adjective, slick·er, slick·est.
- a magazine printed on paper having a more or less glossy finish.
- such a magazine regarded as possessing qualities, as expensiveness, chic, and sophistication, that hold appeal for a particular readership, as one whose members enjoy or are seeking affluence.
- such a magazine regarded as having a sophisticated, deftly executed, but shallow or glib literary content.Compare pulp(def 6).
Origin of slick1
Synonyms for slick
Related Words for slickestsleek, icy, slippery, glossy, shiny, oily, greasy, glib, sly, deft, skillful, smooth, shrewd, sophisticated, sharp, knowing, professional, wise, quick, soapy
Examples from the Web for slickest
Historical Examples of slickest
This gambler he was the slickest short-card player ever struck hereabouts.The Spenders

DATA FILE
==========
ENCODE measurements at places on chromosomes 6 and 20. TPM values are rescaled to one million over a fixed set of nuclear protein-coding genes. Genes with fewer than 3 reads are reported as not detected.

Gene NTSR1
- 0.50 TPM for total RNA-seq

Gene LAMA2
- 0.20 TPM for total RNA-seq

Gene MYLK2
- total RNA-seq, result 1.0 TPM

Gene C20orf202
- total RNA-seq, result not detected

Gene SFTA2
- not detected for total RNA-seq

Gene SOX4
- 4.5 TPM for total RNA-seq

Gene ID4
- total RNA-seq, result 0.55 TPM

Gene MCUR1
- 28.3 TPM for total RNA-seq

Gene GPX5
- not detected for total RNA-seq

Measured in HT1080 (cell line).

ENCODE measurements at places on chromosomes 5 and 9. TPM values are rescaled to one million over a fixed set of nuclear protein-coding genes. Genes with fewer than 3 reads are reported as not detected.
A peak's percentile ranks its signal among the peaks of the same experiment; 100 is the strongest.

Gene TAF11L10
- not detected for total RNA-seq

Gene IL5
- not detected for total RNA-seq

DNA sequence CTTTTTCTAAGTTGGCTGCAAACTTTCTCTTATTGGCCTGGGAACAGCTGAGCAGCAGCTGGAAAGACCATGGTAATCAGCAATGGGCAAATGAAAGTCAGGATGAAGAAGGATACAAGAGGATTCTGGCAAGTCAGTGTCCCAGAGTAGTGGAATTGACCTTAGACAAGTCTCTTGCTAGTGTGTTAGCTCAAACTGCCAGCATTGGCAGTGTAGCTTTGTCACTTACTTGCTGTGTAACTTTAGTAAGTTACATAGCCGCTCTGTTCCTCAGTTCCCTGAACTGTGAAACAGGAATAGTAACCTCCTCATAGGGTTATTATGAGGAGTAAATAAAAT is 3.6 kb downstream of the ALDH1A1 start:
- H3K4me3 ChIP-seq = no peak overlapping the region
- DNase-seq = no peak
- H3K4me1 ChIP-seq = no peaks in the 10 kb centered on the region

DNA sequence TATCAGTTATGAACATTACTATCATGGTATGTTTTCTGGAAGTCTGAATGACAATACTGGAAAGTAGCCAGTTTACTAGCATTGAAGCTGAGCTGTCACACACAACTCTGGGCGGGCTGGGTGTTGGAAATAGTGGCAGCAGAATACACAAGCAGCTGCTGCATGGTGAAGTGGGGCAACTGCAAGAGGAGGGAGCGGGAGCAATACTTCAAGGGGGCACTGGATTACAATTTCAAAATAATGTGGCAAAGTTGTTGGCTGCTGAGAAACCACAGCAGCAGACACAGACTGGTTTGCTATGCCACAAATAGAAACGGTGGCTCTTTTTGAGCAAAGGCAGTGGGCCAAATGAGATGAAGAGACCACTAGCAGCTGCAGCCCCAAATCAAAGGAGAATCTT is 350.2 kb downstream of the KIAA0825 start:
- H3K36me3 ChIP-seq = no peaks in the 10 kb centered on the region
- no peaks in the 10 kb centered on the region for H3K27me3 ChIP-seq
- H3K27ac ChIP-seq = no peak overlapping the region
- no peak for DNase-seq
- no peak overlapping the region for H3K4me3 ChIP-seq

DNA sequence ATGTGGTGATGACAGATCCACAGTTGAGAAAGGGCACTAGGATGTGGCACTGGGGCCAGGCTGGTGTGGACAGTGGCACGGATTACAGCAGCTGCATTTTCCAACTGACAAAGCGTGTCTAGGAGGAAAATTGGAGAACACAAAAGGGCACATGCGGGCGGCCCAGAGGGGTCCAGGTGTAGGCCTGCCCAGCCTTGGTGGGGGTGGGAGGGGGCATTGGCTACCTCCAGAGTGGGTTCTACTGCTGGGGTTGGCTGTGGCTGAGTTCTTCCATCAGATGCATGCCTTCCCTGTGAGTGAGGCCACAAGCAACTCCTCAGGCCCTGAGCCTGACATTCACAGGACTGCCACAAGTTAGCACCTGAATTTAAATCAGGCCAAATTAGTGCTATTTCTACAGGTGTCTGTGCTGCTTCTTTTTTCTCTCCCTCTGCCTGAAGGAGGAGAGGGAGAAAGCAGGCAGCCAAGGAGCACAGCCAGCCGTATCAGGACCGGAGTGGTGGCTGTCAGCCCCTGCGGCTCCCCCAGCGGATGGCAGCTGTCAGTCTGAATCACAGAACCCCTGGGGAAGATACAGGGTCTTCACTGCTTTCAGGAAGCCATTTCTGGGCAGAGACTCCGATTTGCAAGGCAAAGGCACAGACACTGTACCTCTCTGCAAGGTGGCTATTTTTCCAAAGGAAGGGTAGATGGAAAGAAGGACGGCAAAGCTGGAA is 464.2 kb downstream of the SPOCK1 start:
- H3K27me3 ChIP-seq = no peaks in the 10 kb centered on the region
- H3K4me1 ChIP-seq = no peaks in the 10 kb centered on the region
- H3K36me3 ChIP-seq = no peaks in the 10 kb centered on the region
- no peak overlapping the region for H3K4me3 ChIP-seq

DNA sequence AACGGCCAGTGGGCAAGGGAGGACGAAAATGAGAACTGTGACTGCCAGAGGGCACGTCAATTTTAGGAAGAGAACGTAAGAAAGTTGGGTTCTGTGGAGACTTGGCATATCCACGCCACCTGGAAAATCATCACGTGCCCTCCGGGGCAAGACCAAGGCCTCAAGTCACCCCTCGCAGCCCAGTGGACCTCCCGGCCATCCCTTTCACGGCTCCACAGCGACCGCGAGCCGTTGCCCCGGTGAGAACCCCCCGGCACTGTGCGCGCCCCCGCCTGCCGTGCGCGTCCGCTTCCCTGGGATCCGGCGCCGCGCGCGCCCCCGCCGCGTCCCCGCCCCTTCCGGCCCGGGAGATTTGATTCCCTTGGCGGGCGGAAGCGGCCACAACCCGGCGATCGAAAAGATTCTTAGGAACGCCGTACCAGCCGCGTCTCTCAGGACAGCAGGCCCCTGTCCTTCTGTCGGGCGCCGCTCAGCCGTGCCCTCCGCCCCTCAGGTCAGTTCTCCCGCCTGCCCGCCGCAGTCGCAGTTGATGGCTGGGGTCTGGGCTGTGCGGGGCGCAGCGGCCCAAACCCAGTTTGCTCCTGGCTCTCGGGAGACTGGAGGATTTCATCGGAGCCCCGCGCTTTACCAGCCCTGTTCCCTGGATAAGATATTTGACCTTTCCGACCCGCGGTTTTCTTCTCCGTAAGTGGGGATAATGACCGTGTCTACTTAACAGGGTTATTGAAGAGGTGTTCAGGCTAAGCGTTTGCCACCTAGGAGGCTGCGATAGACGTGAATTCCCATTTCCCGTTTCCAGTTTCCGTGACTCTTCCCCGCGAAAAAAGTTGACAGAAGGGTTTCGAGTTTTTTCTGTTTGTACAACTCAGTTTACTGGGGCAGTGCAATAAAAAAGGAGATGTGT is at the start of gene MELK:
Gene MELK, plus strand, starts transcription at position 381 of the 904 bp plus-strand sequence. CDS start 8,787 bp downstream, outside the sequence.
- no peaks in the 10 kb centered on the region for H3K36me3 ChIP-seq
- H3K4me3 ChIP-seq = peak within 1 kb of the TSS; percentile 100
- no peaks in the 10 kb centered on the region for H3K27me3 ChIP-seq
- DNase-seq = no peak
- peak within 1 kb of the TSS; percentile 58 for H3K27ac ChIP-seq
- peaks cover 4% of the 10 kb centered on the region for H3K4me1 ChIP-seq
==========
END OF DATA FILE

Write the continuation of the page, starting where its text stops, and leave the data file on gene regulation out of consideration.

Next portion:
Harry Leon Wilson
I must say that was the slickest, pluckiest thing ever I saw anywheres.Cy Whittaker's Place
Joseph C. Lincoln
He was, they decided, the "slickest" man they had ever seen.The Winning Clue
James Hay, Jr.
"Well, that was the slickest thing I ever saw done," said Bob.Halsey & Co.
H. K. Shackleford
It was the slickest job of the kind that has been put through in this neck of the war.Many Fronts
Lewis R. Freeman
Word Origin for slick
Old English -slician (in nigslicod "newly made sleek"), from Proto-Germanic *slikojan, from base *slikaz (cf. Old Norse slikr "smooth," Old High German slihhan "to glide," German schleichen "to creep, crawl, sneak," Dutch slijk "mud, mire"), from PIE *sleig- "to smooth, glide, be muddy," from root *(s)lei- "slimy" (see slime (n.)). Related: Slicked; slicking.
1620s, a kind of cosmetic, from slick (v.). Meaning "smooth place on the surface of water caused by oil, etc." is attested from 1849. Meaning "a swindler, clever person" is attested from 1959.
early 14c., "smooth, glossy, sleek" (of skin or hair); sense of "clever in deception" is first recorded 1590s; that of "first-class, excellent" is from 1833. Related: Slickly; slickness.